Tuesday, May 27, 2008

Cool New Ribbon Mic, er, I Mean Warm!

The Telefunken RM-5C Cardioid Ribbon Mic
This is the first gear review in a while...

RM-5C, Muy Cremosa!

We shot this baby out verses the Royer R121 on both clean and crunchy electric guitar, and male voice. In all cases, the Telefunken sounded more old-school; more vintage. The cardioid pattern, which few ribbons have (the Royer is Fig 8 of course) is an asset when you need tight-in micing and a focused sound. You could use the RM-5C on-stage. Sonically it is midzy with a smooth, rolled-off top and a bottom which is not boomy or overly fluffy. Telefunken's literature on this claims it's NOT your Daddy's RCA and has modern updates. I'm sure this is true, but it still sounded quite vintage to my ears. The 121, by comparison, sounds more modern, having an extended top and bottom.

I loved the Telefunken on country-style Telecaster (Tele on Tele!) through a Fender Deluxe Reverb with an API 312 pre. Sounded like a classic Merle Haggard recording from the ‘60s. However, the T-Funk was not a good match for loud, heavily distorted rhythm guitar (API pre again). Obviously, this is where the Royer is money. he 121 shone in front of a Marshall 4X12 with Diesel head, while the RM-5C fell apart in to a splattery mess. We then went to a gooey “woman-tone” lead solo, ala Santana or the Allman Brothers. The RM KILLED on that singing, sustainy lead sound. Loved it there! And it CAN take far more SPL than an old RCA.

On male vocal, matched to a Groove Tubes SuPre set to 300ohms, the RCA, er, I mean Telefunken, proved the clear winner. It was velvety, not too fat, and had a little mid/upper-mid bump that would make a vocal sit nice and cozy in a mix. The Royer does not claim to be a vocal mic (although it has been used that way my studio once or twice) and its fig-8 pattern makes it less conducive for vocal than is the RM-5C.

Like the 121, the RM-5C takes to EQ very well. You can boost highs without harshing anybody’s buzz. The Telefunken isn’t going to be a mic you can use on everything, but it is very good on certain sounds, indeed. In a word, I'll call it "creamy". With the resurgence in Americana and vintage-style recordings, ribbons and good dynamics are having a nice revival. The RM-5C makes a special contribution to that cause. I’d not hesitate to try it on any singer, or even use it at a live gig.

My “Sound With a Soul”® soulfulness rating: 144 proof.
Velveteen Units, 12


Telefunken USA

Monday, May 5, 2008

Cinco de Mayo, ¡Vámanos de fiesta!

OK, in this year's installment of Cinco de Mayo, we'll pose the question, ¿Que tequila es el mejór?

For what it's worth, here are Drewcifer's top five:

1) Penca Azul Anejo Reserva -- the most superb I've had the privilege to taste. To me it is to Tequila what Johnny Walker Blue is to Scotch. It almost tastes like a fine whisky or brandy; starting smoky and oaky, but finishing strong with the essence of blue agave. Because it was a gift, I have no idea what the price would be, if it was even available in the US, which it's not. Muy suave.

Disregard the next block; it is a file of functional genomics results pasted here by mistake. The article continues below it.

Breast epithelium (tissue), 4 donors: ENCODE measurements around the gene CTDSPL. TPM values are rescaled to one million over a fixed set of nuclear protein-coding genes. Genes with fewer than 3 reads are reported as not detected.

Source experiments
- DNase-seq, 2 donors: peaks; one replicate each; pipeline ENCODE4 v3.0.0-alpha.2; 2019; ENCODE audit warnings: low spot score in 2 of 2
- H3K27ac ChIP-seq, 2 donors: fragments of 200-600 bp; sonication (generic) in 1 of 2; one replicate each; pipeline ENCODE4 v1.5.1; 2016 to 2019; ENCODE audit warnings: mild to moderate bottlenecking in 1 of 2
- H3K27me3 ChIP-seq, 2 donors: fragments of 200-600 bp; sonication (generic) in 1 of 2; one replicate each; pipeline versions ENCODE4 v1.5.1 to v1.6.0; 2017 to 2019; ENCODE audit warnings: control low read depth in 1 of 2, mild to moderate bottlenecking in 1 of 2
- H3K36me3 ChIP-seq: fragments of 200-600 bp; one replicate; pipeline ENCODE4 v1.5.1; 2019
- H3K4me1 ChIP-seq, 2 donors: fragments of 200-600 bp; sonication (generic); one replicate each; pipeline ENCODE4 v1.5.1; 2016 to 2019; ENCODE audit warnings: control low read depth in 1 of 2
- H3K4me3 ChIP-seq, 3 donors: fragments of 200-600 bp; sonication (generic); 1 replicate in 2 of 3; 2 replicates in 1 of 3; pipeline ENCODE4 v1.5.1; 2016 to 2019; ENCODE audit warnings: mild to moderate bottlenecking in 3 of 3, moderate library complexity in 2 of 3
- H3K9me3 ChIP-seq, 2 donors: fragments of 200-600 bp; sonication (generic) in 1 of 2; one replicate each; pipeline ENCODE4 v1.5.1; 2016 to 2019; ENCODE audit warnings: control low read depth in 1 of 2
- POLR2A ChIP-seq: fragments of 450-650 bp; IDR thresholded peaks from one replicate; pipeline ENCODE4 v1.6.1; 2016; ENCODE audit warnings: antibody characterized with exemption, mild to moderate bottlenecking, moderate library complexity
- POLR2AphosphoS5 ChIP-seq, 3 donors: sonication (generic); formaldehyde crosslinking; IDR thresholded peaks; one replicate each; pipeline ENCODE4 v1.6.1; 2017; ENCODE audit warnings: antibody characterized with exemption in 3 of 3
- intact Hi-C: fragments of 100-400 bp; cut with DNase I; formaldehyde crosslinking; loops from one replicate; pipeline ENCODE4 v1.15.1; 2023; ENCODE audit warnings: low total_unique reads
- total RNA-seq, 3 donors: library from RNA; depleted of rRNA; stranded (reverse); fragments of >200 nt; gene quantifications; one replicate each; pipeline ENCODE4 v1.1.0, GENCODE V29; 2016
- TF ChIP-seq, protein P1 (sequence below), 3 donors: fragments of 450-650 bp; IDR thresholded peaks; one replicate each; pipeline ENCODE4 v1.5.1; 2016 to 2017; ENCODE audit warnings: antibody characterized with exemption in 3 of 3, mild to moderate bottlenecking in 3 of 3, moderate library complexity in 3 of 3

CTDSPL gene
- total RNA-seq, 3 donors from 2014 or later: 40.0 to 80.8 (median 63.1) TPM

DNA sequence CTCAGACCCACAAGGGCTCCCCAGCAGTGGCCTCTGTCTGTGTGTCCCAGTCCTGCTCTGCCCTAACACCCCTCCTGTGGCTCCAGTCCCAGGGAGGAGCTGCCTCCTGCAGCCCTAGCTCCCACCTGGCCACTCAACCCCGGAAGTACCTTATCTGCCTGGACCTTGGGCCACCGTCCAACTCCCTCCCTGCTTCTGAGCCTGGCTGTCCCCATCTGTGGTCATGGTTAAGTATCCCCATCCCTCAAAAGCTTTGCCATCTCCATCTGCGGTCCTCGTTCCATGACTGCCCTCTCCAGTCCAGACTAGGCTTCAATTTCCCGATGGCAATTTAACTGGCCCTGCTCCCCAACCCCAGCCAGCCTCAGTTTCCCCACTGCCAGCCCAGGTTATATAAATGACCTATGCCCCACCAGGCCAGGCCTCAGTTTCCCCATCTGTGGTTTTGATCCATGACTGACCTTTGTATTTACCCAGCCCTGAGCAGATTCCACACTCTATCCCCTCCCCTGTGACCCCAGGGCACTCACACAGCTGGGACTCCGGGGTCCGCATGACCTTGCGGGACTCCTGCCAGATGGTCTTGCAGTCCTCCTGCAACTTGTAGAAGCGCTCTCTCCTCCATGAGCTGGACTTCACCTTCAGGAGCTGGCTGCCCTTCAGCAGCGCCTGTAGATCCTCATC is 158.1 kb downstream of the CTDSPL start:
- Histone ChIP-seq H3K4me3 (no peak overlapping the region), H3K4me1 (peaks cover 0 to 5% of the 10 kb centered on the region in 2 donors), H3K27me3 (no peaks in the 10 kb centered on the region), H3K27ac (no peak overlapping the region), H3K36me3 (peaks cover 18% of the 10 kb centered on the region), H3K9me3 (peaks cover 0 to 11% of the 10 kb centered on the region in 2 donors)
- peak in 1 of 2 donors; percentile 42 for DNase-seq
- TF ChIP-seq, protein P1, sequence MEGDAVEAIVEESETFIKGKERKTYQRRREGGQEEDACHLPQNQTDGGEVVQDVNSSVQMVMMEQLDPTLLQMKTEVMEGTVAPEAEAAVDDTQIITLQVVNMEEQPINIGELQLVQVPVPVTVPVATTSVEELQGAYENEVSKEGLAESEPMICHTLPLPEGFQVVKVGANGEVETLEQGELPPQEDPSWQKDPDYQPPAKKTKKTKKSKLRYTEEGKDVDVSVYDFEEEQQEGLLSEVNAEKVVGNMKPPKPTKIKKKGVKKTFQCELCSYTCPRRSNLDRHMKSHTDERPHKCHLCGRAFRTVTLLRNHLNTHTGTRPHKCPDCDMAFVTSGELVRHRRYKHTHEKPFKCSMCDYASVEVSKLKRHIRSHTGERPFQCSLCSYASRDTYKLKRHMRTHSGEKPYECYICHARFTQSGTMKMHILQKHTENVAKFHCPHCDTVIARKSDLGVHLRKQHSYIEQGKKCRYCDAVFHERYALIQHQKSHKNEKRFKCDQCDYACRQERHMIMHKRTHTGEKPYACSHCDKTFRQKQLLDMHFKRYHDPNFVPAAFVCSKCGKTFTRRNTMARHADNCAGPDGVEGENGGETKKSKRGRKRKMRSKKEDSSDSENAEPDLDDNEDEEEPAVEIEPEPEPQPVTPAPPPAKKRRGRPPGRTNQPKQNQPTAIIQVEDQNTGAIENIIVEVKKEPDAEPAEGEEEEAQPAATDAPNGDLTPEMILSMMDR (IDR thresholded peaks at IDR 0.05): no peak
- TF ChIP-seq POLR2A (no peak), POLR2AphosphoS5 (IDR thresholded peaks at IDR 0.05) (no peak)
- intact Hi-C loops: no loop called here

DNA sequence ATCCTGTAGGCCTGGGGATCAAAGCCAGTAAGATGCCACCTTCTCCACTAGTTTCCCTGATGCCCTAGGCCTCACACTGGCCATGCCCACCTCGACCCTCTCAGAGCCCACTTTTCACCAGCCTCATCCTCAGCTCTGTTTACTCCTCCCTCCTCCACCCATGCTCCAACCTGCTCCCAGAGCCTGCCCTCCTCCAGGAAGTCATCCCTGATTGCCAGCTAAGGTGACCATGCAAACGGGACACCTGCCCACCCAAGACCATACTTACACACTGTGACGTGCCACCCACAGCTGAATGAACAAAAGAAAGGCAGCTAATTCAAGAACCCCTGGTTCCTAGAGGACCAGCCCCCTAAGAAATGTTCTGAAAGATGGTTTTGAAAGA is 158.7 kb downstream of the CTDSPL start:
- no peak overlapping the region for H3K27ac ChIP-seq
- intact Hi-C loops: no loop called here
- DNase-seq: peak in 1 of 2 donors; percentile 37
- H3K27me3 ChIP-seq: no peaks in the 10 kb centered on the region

2) Patron Reposado -- Now I think in-general Patron is over-hyped and over-priced. It's good, mind you, but there are others that are also really good that are not as well-known or pricey. The silver they have in most bars I don't particularly go out of my way for. However, the Reposado is superlative.

3) Espolon Reposado -- You take one sip of this Tequila and say wow. Near perfection. Smoky, woody, spicy, smooth and flavorful with little or no alcohol burn. Has that warming effect that great whisky and wine have.

4) Corralejo Reposado -- The oldest Tequileria in Mexico still makes great stuff. It's light for a reposado, with a pale tint the color of olive oil. Probably not aged more than the minimum. But it's a great every day reposado, tastes nice on ice and is pretty darn smooth. It's not too fancy to use in a Margarita, either.

5) This is a tough one because there could be so many I like here in the cinco position; Don Julio, Corazon, Cielo, Cazadores, Sauze Tres Generaciones...But I'm going to go with my old every day fave, Herradura Blanco (Silver). Makes Margaritas muy buenas. I discovered it years ago at The Rodeo bar in NYC, which is known for it's great 'ritas. We were playing there and I noticed their "house" 'rita was made using Herradura blanco, poured from a big 1-litre bar-bottle. To this day that's what I use in my Margaritas, and I've tried many, but the Herradure just works the best. (I am lucky as hell that my local liquor store sells the litre bottle --typically impossible to find at any price -- for $40!). It blends well, while at the same time revealing a fresh, citrusy agave flavor. I like to taste the booze in my 'ritas, so the booze has to taste good. When you go to a typical bar, they're using bad-tasting mixto tequila (not 100% agave) like Cuervo Gold, so they bury it to where you can't taste it. If you're going to use Cuervo, at least use the Tradicional, which is 100% agave and makes a decent Margarita. Which reminds me, I just tried this highly-touted new Cuervo called Platino, which is $50 per bottle. Didn't like it. Freakin' greasy! Metallic after-taste, alcohol burn and an oily mouth feel.

As always I digress.

And just look at the clock!

It's Tequila-thirty!


(PS: Just had a sip of Espolon...BUTTERY!)

It's All About The Tone, Baby!